Trypticase Soy agar
Columbia CNA agar
2. Using any of the three plates on which they are growing:
a. Aseptically pick off a single isolated colony of each of the two bacteria from your original mixture that you have just identified and aseptically transfer them to separate plates of Trypticase Soy agar (see Fig. Remember to streak the plate for isolation as you learned in labs 2 and 3.
b. When picking off single colonies, remove the top portion of the colony without touching the agar surface itself to avoid picking up any inhibited bacteria from the surface of the agar. Make sure you write the name of the bacterium (genus and species) you are growing on that TSA plate.
c. Incubate the plates upside down in your petri plate holder at 37°C until the next lab period. These will be your pure cultures for Lab 5 (Direct and Indirect stains).
PERFORMANCE OBJECTIVES FOR LAB 3
After completing this lab, the student will be able to complete the following objectives:
1. Given a mixture of a Gram-positive and a Gram-negative bacterium and plates of Columbia CNA, MacConkey, and Trypticase Soy agar, describe the steps you would take to eventually obtain pure cultures of each organism.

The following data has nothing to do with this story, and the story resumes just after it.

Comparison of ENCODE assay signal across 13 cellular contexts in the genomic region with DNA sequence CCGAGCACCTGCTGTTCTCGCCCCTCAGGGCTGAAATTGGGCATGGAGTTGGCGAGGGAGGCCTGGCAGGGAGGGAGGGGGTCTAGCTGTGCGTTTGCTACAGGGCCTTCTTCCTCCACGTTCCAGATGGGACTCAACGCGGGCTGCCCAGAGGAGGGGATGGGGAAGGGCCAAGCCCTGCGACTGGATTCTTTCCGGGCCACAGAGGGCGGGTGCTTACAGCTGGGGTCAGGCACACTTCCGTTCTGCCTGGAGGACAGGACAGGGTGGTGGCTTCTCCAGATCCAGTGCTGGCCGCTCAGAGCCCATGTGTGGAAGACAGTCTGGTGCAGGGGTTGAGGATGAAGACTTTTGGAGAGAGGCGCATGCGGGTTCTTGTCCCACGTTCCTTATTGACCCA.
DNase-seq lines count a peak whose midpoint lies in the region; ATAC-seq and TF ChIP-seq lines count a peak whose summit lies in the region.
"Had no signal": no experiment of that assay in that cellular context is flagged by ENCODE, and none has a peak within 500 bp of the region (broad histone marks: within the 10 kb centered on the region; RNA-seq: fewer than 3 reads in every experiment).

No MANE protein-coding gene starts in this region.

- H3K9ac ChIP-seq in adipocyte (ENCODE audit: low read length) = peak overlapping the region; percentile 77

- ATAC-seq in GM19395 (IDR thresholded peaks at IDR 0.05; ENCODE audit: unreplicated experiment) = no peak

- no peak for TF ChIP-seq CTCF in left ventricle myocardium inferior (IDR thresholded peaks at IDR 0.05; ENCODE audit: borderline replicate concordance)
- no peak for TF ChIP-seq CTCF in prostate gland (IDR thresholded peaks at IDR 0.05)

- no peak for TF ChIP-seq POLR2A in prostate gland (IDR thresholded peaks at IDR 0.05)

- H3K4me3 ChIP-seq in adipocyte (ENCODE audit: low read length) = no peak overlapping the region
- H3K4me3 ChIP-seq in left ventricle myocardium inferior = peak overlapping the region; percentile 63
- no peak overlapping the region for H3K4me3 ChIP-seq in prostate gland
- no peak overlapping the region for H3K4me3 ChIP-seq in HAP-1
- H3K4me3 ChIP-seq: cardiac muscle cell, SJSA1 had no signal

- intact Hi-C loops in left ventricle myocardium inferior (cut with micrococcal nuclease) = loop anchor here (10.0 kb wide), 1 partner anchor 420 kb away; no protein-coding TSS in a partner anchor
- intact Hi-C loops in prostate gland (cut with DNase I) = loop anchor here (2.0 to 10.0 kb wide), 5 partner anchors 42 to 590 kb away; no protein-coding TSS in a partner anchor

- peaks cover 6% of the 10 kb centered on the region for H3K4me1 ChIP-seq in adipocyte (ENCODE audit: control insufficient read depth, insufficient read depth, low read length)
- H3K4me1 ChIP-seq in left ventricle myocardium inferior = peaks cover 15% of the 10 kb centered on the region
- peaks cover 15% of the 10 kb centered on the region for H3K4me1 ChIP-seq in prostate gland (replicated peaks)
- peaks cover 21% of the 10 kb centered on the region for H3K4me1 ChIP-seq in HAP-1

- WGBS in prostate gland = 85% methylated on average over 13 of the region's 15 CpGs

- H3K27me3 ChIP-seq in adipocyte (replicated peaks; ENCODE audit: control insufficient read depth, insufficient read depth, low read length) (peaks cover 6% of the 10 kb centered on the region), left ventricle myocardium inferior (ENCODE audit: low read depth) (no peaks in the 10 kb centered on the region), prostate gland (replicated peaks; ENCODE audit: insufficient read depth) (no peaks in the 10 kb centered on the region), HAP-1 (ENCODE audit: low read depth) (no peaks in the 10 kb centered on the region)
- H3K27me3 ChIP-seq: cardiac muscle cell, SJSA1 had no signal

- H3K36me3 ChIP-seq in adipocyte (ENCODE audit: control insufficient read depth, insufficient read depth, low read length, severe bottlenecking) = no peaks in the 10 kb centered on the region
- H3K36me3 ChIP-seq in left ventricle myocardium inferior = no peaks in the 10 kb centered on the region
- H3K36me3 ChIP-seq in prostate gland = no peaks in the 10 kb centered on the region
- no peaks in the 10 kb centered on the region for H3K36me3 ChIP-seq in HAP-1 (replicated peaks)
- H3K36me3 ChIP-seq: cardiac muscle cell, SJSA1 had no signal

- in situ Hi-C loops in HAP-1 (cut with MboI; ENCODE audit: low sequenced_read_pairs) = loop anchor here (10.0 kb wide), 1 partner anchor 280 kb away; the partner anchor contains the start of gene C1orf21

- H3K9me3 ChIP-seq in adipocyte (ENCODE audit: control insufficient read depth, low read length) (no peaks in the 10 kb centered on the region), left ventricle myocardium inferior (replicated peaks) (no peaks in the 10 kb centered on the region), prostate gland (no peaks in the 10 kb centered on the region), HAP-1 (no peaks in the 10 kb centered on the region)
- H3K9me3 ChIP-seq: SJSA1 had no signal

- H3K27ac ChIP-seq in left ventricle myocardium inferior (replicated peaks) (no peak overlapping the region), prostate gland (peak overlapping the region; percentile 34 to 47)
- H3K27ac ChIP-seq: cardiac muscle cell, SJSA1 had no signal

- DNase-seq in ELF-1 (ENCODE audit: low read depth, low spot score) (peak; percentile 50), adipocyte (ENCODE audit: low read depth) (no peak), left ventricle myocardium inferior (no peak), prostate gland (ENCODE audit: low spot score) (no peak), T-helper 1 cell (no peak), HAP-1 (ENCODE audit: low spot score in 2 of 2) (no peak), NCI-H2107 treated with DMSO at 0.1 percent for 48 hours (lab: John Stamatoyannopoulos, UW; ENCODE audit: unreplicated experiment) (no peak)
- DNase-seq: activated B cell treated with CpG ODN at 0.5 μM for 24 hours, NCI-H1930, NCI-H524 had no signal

2. Define: selective medium, differential medium, enrichment medium, and combination selective-differential medium.
3. State the usefulness of Columbia CNA agar and MacConkey agar.
4. Describe how each of the following would appear when grown on MacConkey agar:
a. Escherichia coli
b. Enterobacter aerogenes
1. Using the streak plate method of isolation, obtain isolated colonies from a mixture of microorganisms.
2. Pick off isolated colonies of microorganisms growing on a streak plate and aseptically transfer them to sterile media to obtain pure cultures.
1. When given a plate of Columbia CNA agar or MacConkey agar showing discrete colonies, correctly interpret the results.
Lab 3: Obtaining Pure Cultures from a Mixed Population - Biology
Isolation of Pure Culture